Once detox has been completed, it is recommended that patients move onto an inpatient rehabilitation center to continue their recovery. As a general rule, most detox programs are located within inpatient rehab centers, making the overall transition easy. Inpatient rehabilitation centers offer high-quality care in a safe, structured facility, creating the perfect environment for detoxification. Moreover, inpatient rehab centers are fully equipped with professionals who are experienced in addiction treatment and are fully dedicated to improving the lives of those who are recovering from drug or substance abuse.
Meth Withdrawal Symptoms
Withdrawal symptoms can vary from one individual to the next. The severity of the symptoms will depend on how frequently and heavily the drug was used by the addict. If the individual is suffering from more than a single addiction, such as meth and alcohol, then it is crucial that all co-occurring addictions are addressed throughout the withdrawal process.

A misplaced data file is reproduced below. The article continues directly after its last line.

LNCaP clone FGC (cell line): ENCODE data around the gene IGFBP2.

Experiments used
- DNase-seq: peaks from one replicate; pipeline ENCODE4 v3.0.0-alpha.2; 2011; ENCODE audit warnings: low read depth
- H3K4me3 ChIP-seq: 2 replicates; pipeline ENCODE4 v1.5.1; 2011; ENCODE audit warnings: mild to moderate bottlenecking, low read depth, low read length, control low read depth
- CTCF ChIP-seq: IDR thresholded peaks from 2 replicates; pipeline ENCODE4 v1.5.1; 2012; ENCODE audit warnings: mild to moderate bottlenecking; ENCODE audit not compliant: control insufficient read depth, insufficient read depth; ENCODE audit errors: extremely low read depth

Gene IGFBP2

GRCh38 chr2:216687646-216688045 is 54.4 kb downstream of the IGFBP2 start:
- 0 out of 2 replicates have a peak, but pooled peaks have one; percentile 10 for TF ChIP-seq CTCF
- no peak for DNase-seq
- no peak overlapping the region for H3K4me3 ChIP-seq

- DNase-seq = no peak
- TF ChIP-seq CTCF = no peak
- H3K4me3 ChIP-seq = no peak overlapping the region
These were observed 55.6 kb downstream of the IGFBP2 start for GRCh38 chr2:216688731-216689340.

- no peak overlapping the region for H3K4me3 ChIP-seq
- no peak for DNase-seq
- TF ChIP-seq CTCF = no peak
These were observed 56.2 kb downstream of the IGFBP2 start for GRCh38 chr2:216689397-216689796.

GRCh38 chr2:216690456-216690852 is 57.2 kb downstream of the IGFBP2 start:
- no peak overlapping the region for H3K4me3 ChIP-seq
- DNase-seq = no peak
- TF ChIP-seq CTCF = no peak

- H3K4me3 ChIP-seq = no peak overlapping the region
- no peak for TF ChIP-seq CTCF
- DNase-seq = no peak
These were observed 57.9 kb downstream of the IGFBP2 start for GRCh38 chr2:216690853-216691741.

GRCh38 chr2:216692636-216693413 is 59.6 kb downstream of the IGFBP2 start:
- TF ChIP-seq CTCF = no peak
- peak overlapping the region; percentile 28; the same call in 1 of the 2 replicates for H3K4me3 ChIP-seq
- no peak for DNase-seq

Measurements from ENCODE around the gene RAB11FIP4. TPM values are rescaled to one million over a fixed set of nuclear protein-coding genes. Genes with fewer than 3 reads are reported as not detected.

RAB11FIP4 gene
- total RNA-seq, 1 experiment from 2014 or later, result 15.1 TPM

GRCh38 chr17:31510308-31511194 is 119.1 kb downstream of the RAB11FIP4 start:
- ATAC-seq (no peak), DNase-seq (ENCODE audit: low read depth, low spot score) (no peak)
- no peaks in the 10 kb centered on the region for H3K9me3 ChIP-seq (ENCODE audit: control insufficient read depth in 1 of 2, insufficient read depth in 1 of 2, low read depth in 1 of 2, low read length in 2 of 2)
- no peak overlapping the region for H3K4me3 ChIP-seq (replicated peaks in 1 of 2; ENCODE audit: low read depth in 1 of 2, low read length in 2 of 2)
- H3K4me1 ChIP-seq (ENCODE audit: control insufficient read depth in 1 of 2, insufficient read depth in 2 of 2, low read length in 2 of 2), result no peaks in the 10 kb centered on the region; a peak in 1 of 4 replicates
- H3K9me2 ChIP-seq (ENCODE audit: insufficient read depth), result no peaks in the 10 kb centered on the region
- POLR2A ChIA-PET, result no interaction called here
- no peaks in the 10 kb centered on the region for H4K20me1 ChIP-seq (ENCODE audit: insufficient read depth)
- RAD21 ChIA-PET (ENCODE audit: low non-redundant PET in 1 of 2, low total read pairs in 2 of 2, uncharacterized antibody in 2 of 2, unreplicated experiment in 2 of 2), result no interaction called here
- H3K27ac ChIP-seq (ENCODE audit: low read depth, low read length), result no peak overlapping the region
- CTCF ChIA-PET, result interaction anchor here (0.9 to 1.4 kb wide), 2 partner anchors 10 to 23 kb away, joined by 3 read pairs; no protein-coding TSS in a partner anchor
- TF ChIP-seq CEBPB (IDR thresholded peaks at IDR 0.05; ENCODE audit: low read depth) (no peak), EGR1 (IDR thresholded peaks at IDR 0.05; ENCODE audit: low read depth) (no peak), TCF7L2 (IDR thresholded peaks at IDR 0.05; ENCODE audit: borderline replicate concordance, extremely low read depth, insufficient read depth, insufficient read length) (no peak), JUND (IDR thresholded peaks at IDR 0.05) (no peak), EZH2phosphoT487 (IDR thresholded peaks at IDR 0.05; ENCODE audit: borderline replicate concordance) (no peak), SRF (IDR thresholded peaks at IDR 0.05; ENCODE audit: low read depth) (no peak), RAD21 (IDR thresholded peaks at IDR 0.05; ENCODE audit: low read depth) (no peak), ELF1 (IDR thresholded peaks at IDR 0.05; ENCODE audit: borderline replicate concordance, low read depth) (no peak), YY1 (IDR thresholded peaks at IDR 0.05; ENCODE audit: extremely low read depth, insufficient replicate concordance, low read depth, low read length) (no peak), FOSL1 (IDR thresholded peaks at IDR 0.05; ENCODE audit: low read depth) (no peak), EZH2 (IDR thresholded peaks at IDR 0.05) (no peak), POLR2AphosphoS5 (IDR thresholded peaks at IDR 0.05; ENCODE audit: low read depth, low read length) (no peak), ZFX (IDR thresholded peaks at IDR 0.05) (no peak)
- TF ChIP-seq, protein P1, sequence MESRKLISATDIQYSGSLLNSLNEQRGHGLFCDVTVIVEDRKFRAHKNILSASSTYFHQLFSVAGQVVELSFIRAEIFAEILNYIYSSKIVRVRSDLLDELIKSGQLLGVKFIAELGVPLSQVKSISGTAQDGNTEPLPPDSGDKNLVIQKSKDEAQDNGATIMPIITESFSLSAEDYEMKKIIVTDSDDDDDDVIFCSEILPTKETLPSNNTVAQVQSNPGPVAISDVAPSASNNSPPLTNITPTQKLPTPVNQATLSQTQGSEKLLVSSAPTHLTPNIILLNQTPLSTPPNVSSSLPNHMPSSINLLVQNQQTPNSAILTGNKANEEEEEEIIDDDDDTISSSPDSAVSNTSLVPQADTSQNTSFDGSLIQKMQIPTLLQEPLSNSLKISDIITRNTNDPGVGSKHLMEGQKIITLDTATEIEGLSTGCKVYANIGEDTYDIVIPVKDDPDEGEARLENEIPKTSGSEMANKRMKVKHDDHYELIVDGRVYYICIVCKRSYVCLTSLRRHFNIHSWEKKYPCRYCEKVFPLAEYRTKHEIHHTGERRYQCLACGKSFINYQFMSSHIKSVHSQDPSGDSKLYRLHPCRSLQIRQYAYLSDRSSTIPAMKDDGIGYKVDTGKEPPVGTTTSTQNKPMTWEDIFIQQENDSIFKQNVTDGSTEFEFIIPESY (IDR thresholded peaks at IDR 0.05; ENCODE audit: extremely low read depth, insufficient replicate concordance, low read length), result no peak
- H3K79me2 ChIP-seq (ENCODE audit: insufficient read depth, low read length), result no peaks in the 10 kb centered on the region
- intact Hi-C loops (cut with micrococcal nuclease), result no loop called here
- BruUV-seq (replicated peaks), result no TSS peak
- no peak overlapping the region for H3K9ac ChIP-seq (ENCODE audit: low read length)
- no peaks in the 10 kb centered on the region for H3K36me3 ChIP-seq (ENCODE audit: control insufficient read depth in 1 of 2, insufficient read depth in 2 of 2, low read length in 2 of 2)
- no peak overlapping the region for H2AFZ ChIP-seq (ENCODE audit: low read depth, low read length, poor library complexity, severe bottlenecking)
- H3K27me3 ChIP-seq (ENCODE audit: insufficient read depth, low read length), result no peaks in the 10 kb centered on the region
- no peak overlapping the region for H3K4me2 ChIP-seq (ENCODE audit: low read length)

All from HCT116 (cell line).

There are various other factors that can affect withdrawal such as the exact method of how the drug was consumed. For example, individuals who inject meth will generally experience a longer and more intense withdrawal process.
Common symptoms of meth withdrawal include:
- Red, itchy eyes
- Increased appetite
- Loss of motivation
- Incoherent speech
- Suicidal thoughts
How Long Does Meth Withdrawal Last?
While experiences with each individual with vary, the symptoms generally peak between seven and 10 days once the drug has stopped being consumed by the individual. Cravings and depression can persist afterward, though the withdrawal symptoms have typically subsided.
Duration of Meth Withdrawal Timeline
- Days One to Three – Withdrawal symptoms can begin after just 24 hours of quitting the drug and remain at peak levels for the following seven to 10 days. Individuals may experience fatigue and may even sleep more than usual. During this time, feelings of depression may be experienced.
- Days Four to 10 – After the fourth day, withdrawal symptoms can get a bit more complex. This is when the strong cravings tend to begin. Individuals may also begin experiencing mood swings and find it hard to remain motivation and concentrate. In severe cases, extreme anxiety, hallucinations, and paranoia could occur.